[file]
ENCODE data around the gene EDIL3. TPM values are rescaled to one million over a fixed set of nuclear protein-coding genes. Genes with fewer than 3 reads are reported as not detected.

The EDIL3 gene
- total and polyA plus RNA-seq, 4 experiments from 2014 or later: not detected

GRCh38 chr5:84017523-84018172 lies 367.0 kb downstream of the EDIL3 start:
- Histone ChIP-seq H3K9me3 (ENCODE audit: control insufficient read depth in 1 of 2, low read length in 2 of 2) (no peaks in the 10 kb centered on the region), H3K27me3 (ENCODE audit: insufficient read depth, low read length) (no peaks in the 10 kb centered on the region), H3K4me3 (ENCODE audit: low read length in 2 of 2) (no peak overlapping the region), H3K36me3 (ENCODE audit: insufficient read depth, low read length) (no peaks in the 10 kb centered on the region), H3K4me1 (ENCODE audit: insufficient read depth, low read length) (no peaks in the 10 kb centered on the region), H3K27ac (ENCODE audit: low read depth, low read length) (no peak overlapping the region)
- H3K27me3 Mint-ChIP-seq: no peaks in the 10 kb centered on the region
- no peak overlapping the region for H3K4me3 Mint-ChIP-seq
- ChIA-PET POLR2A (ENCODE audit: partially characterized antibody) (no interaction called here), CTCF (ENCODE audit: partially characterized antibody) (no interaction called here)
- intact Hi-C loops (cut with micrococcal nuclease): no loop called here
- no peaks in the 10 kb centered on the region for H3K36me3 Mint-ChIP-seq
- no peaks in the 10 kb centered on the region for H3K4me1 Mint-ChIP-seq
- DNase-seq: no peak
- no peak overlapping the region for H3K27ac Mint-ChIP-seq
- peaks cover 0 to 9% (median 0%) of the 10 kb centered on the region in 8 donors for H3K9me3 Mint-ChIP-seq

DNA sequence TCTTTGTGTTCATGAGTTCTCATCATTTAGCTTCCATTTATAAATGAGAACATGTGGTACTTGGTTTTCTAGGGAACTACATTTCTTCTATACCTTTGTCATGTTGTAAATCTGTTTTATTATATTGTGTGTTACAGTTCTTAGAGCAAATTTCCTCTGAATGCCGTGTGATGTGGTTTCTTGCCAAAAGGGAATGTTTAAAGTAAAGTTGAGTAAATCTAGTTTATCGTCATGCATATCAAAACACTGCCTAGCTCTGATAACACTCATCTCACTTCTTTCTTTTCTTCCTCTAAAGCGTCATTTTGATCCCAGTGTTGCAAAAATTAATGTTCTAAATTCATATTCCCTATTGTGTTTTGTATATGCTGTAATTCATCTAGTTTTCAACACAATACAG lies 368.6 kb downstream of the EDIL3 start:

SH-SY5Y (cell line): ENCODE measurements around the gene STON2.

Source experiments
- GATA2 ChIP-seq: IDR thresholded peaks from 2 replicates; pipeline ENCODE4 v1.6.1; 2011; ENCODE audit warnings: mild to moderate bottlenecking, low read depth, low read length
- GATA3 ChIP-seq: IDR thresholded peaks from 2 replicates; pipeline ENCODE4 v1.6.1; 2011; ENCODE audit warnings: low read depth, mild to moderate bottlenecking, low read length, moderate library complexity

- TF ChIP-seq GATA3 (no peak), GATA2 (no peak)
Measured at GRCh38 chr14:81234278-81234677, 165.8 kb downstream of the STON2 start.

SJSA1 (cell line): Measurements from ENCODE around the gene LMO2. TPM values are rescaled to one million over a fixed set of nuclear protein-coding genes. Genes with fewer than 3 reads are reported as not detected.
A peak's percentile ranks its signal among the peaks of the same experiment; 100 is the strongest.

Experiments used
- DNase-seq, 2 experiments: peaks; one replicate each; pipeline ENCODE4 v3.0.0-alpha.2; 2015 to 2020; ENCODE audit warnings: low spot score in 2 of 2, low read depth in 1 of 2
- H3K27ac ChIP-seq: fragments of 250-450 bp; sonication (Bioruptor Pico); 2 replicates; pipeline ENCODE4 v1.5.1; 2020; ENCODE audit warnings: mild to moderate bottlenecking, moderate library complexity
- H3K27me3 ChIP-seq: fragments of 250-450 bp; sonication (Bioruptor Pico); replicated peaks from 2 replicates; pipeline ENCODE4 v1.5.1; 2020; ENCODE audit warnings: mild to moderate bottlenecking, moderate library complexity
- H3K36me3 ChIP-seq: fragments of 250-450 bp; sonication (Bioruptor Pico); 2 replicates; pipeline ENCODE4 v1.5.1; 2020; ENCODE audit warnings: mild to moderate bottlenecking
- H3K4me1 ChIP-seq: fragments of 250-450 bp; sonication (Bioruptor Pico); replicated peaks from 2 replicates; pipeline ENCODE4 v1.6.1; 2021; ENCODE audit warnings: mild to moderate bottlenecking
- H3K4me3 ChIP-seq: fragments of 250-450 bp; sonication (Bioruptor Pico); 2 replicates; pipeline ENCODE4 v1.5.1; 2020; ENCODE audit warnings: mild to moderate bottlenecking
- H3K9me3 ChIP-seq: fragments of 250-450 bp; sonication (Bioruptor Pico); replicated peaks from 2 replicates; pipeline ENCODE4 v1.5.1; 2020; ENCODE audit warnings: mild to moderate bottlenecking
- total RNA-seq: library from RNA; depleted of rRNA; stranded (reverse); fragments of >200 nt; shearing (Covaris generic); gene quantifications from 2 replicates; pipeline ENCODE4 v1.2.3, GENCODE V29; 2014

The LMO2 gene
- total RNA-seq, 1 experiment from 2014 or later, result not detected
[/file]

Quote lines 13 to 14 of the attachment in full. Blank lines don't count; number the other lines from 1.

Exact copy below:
- no peak overlapping the region for H3K27ac Mint-ChIP-seq
- peaks cover 0 to 9% (median 0%) of the 10 kb centered on the region in 8 donors for H3K9me3 Mint-ChIP-seq